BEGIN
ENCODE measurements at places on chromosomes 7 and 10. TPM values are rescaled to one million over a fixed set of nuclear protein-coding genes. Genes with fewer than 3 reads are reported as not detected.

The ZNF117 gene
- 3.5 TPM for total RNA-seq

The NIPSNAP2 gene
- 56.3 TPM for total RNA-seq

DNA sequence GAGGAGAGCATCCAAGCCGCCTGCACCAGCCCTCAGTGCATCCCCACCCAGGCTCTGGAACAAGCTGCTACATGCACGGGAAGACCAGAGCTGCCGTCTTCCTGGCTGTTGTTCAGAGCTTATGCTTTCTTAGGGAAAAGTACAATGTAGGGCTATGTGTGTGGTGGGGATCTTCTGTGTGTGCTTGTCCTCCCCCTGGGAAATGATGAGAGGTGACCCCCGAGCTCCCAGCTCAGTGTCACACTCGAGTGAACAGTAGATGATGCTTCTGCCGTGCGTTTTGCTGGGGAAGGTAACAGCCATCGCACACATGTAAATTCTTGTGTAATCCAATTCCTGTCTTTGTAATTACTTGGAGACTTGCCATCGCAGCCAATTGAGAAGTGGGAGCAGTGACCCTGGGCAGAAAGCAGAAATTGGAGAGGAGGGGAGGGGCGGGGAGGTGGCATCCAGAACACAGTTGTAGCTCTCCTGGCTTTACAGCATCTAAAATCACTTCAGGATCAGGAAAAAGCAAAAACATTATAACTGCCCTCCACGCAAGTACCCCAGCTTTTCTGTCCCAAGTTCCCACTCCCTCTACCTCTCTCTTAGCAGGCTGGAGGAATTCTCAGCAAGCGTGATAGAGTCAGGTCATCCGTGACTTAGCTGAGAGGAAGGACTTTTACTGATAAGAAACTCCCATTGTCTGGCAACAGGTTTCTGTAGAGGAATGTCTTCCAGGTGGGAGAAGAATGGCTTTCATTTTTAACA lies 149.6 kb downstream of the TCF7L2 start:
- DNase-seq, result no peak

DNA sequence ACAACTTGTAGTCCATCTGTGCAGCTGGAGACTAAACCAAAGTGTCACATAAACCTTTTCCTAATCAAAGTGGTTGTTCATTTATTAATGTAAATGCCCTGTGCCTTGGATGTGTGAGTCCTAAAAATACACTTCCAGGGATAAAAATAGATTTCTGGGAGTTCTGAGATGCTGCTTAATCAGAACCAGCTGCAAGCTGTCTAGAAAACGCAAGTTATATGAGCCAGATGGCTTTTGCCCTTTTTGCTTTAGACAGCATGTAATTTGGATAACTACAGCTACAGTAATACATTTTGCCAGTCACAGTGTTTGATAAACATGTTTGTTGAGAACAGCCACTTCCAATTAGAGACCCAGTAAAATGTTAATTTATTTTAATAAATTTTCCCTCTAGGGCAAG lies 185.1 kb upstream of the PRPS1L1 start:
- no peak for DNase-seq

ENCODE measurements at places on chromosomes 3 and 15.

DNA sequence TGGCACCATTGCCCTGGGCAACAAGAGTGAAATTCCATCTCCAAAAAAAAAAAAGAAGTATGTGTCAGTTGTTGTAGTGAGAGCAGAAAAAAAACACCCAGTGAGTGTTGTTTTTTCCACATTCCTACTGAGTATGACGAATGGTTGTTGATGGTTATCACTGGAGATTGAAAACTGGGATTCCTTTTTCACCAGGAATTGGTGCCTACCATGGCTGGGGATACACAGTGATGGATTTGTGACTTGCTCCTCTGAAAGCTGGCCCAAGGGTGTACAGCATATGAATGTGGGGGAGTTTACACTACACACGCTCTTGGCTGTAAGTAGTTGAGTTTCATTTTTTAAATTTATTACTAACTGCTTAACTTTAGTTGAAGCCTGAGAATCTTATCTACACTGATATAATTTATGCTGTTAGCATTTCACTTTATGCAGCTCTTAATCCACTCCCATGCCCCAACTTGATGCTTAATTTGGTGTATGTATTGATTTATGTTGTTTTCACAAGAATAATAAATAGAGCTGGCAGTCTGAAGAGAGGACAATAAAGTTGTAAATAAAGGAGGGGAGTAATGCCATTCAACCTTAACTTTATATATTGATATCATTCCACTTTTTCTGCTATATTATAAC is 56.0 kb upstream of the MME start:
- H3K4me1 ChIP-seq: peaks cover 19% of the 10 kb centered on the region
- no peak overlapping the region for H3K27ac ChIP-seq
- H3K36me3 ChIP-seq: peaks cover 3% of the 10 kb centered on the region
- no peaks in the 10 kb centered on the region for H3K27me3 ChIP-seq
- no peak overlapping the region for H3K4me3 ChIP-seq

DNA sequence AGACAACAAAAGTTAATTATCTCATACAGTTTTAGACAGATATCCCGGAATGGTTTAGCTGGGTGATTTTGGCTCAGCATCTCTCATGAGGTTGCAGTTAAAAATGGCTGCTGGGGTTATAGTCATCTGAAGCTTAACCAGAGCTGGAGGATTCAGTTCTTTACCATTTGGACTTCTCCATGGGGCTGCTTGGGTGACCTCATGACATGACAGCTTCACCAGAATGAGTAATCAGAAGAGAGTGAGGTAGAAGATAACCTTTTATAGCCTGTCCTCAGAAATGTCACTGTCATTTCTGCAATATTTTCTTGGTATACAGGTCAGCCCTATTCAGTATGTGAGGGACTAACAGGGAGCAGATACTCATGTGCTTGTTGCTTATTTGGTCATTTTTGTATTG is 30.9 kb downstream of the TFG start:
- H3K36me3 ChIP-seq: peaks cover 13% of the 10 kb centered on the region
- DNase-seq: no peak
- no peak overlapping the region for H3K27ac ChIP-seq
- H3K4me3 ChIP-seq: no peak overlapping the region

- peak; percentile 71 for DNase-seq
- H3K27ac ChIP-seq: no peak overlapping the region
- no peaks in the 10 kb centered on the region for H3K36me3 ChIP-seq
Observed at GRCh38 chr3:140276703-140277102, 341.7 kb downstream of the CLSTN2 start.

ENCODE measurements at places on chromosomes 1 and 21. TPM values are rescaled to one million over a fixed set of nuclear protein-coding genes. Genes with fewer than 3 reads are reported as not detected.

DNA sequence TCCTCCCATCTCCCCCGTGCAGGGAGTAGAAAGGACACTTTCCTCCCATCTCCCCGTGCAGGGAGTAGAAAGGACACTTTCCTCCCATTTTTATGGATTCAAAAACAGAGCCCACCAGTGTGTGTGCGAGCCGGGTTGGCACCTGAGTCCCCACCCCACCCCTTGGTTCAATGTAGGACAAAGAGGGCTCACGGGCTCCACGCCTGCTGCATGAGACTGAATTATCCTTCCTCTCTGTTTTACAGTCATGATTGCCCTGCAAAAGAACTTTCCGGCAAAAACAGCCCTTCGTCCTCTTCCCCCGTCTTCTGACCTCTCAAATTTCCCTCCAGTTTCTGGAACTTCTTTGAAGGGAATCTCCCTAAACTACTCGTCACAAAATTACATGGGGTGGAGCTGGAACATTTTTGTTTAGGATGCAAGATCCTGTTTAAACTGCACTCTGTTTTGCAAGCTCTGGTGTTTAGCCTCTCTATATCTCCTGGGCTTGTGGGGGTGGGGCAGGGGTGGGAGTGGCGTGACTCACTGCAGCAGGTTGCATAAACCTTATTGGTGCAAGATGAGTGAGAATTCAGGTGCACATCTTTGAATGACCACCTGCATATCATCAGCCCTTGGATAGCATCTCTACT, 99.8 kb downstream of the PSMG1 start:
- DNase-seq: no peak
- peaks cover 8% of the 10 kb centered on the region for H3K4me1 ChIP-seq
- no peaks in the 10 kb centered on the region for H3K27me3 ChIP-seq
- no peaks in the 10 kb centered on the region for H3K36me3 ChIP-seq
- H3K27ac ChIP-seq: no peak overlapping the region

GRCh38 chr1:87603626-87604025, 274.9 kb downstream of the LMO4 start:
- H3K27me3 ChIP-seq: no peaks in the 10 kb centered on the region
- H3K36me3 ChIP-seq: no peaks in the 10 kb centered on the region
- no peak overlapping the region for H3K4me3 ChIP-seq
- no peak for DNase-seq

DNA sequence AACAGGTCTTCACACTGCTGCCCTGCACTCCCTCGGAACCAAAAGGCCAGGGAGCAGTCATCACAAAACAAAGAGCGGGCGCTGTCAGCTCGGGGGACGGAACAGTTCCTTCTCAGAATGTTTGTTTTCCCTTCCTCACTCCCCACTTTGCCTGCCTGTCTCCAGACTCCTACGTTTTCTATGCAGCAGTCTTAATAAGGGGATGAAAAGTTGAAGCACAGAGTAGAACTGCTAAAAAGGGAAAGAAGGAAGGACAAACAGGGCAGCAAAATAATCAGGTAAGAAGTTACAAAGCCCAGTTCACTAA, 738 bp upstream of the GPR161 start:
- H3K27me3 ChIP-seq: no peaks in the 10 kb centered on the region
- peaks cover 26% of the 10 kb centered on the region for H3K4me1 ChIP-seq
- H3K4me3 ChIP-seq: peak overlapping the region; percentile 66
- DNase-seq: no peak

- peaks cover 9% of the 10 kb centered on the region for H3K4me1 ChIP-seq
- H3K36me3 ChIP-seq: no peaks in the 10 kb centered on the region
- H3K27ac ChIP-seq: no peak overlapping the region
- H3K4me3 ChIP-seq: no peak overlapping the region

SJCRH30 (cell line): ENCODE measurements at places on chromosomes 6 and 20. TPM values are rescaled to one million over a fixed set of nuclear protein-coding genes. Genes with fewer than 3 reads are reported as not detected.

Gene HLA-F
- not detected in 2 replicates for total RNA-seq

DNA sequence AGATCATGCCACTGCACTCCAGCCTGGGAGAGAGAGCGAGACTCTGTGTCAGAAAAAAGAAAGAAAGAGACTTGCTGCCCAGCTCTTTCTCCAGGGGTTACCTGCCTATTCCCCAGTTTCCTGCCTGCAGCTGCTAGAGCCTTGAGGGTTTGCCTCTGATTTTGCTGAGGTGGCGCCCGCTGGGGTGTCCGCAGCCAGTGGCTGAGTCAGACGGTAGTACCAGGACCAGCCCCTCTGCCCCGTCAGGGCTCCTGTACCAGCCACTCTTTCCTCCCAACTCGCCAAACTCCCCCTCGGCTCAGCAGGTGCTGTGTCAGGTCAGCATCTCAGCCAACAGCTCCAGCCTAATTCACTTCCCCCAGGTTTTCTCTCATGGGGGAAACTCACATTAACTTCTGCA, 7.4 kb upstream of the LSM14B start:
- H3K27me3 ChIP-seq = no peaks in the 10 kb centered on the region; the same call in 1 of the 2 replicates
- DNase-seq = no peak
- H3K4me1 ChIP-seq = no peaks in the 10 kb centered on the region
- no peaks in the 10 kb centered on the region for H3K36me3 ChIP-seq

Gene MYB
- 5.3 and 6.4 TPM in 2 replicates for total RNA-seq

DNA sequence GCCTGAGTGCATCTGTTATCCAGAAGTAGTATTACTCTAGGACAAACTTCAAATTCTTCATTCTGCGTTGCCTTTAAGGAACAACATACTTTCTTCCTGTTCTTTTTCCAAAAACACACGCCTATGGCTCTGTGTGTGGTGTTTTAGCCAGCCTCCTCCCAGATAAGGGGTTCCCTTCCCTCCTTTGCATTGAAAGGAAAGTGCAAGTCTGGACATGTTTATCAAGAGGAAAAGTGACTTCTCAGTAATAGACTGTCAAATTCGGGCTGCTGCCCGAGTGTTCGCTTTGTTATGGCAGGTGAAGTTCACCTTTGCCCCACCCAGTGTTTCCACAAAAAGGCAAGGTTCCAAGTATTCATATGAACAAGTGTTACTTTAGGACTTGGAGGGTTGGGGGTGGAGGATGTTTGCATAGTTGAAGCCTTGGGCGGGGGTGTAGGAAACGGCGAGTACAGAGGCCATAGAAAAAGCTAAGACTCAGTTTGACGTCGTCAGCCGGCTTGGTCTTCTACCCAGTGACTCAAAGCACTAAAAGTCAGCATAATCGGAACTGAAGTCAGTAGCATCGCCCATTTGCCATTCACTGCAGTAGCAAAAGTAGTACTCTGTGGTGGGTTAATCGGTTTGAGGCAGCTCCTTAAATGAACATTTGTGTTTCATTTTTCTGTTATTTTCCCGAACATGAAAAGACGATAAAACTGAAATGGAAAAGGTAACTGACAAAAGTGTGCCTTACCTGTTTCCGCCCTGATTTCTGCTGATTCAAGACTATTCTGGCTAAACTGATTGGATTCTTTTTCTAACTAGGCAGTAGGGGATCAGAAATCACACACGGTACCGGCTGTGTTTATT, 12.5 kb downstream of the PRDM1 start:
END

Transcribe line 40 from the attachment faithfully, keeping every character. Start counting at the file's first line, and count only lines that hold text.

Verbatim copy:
- peaks cover 26% of the 10 kb centered on the region for H3K4me1 ChIP-seq